Achieving these three at the same time may be a challenge, especially when the external environment and domestic macroeconomic policies are not consistent.
Calls to Hedge crude oil prices
The Institute of Fiscal Studies (IFS) has made fresh calls for Ghana to hedge its oil to protect the country from shocks in the global price of crude.
The IFS believes a decision to lock up the price of the nation’s share of crude oil outputs from the Jubilee Field and the TEN Project will ensure that revenue projections from petroleum are not unduly hampered by a global fall in prices of the commodity.
The call also follows recommendations by the Public Interest and Accountability Committee (PIAC) for Ghana to hedge its oil resources.
In its half year 2016 report, PIAC said, “Average achieved price for the Jubilee Crude oil was US$40.21 per barrel compared to benchmark price of US$53.03, representing a negative variance of 24.21%.”
Though Ghana accrued about $90 million from hedging between 2010 and 2012, subsequent decision to halt the policy has adversely affected revenue from the oil sector following the plunge in the price of the commodity.
Impact on emerging market
Emerging market companies are being asked to pay more to service debts while sources of finance are dwindling.
Reinforcing these effects is evidence that the surge of capital that flowed into emerging markets over the past decade has started to reverse.
If the Federal Reserve’s tightening trajectory is sustained in 2016 — and its own forecast suggests that it should be — the impact on emerging market would be terrible.
One of these is the unwinding of a huge emerging market borrowing boom that was fuelled by US-inspired easy money.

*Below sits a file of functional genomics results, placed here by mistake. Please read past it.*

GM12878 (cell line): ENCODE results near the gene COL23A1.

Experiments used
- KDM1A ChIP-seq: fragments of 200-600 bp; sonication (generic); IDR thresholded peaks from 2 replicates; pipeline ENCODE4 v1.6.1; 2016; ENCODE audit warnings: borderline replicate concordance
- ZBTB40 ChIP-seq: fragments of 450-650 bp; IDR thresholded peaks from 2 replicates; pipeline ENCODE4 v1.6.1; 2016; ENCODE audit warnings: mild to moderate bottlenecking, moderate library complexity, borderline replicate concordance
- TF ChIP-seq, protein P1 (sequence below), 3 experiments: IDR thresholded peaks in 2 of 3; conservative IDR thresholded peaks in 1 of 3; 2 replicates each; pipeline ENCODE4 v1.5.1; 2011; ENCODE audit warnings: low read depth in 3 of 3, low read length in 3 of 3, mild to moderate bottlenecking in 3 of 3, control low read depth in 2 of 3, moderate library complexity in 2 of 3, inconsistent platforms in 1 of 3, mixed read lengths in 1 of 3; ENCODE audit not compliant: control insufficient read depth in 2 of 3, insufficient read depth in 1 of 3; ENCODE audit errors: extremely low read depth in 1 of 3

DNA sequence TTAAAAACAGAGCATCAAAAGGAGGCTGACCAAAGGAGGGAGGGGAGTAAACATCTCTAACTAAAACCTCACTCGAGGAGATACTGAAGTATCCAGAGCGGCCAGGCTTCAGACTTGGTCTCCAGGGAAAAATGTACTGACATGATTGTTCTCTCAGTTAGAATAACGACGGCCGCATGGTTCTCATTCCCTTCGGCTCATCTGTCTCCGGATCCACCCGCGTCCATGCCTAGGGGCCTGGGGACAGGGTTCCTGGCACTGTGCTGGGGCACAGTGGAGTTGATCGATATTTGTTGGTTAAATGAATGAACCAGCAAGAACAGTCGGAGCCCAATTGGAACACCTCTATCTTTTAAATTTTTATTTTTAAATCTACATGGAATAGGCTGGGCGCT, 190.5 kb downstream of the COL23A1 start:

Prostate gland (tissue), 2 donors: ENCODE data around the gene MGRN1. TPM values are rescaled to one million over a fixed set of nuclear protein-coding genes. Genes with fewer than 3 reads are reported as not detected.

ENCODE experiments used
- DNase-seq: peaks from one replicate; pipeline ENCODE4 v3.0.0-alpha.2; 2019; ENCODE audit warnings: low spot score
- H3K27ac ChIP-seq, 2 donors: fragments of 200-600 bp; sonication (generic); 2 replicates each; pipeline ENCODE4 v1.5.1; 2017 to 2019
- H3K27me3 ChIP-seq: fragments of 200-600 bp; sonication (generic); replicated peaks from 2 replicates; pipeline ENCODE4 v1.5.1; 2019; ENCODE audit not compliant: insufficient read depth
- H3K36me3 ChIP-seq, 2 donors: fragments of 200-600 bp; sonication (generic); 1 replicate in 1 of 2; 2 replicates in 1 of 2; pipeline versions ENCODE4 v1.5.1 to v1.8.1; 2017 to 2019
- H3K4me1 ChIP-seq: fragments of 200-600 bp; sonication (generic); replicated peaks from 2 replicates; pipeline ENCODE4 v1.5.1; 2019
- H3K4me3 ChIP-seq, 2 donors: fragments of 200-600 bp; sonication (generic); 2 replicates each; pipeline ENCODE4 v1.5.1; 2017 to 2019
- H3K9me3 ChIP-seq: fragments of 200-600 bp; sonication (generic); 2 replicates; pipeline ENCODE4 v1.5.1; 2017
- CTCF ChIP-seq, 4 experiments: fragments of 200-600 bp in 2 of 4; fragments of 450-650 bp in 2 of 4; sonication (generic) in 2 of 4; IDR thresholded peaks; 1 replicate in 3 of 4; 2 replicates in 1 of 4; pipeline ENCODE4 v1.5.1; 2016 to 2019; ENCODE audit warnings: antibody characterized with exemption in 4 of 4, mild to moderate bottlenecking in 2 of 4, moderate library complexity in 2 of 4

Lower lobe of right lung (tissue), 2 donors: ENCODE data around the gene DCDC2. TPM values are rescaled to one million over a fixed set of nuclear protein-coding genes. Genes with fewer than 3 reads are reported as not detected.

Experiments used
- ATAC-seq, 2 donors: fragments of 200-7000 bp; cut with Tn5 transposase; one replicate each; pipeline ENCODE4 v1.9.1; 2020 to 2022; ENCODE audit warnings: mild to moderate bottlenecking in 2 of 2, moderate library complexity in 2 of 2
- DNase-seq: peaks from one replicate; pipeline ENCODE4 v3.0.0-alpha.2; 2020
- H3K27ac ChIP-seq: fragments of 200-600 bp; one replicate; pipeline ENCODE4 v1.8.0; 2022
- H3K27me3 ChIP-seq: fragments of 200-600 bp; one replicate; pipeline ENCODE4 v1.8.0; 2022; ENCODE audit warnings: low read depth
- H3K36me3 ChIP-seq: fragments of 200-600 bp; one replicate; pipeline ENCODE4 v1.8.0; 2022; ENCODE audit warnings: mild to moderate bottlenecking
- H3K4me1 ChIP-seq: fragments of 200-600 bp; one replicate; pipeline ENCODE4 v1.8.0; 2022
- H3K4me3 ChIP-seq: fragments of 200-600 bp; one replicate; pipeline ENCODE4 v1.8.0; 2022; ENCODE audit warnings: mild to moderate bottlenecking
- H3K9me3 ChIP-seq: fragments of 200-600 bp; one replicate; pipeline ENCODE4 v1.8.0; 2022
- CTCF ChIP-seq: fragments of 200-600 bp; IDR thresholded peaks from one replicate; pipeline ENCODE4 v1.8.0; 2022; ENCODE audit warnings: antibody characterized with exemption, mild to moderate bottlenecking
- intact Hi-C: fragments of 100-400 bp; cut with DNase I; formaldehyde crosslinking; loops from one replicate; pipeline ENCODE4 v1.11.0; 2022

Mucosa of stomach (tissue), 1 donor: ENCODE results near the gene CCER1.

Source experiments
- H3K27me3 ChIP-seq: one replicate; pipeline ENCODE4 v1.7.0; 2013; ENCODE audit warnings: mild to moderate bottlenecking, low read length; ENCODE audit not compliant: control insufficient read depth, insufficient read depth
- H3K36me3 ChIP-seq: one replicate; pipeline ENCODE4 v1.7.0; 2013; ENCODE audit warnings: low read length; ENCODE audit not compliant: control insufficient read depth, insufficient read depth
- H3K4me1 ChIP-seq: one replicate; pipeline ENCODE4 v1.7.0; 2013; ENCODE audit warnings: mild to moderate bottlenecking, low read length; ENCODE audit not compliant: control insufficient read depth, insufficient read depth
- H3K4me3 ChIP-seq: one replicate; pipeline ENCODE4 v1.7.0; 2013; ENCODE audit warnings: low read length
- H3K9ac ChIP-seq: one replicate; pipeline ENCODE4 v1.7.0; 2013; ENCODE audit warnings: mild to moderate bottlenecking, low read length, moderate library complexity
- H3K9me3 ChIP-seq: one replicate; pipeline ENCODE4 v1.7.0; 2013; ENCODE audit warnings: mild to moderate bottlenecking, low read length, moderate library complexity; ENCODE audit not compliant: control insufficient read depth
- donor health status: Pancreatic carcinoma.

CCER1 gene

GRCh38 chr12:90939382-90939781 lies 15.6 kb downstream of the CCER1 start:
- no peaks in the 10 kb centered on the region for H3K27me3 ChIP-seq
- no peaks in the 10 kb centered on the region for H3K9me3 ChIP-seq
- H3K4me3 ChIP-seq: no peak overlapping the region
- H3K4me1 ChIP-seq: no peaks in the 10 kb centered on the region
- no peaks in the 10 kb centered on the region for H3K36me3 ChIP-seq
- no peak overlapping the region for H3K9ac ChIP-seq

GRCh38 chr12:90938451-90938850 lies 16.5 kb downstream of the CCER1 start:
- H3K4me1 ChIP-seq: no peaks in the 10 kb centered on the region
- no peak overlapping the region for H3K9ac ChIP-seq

Equity investors welcomed the move, sending stock prices higher in the US, Europe and Asia.
Even emerging markets, many of which have feared the fallout from a US rise, generally took the widely expected move in their stride.
Impact on dollar bonds
Ghana and African countries that have borrowed heavily in dollars may be slipping back into the debt trap – and ultimately default – only a decade after a far-reaching round of debt forgiveness.
Some are looking to issue more Eurobonds to refinance existing foreign currency loans, but with US interest rate hike, the inevitably higher borrowing costs will do little to alleviate pressure on creaking state budgets.
When Ghana launched its debut bond in 2007 with an 8.5% interest rate, the cedi was virtually at parity with the dollar.
It is now around 4.5, meaning Ghana is in effect servicing a loan equivalent to over $3 billion for the first $750m debt.
Ghana has agreed a $948 million, three-year rescue package with the International Monetary Fund in April, but even if the programme works, IMF admits the government’s interest payments are likely to stabilise at an eye-watering 40% of revenues before the US interest rate hike.
And in reality, the IMF package – essentially a dollar loan with slightly more favourable interest rates – is merely papering over the cracks.
The cost of refinancing through more global bond issuance is also rising, as shown by the hefty 10.57% interest rate Ghana had to pay when it sold a $1 billion Eurobond.
Foreign trade statistics
So far, only about 18.5% of gold and oil exports revenues go into the government chest; the rest belongs to multinational companies that have invested in the sector, and as result not all the money come back to Ghana’s economy.
If the planned rate hikes are carried out, borrowing from the international market would be costly as foreign investors would demand higher interest rates.
The planned US rate hike could compound Ghana’s already bad economic problems as crude oil prices are projected to rise fall further in 2017.
Incentive to dollar suppliers
The Bank of Ghana would be expected to offer incentives to institutions and individuals who could bring in large quantities of dollars by offering them attractive interests above the market price of the dollar.
This could bring in the needed dollars to stabiles the cedi in the face of tightening US policy rates.
With the US rate hike, it is much safer to invest in the US than in emerging markets such as Ghana, where indicators point to possible default.
As a result, the dollar inflows from investment cash would drop significantly, creating a shortfall of dollars in Ghana.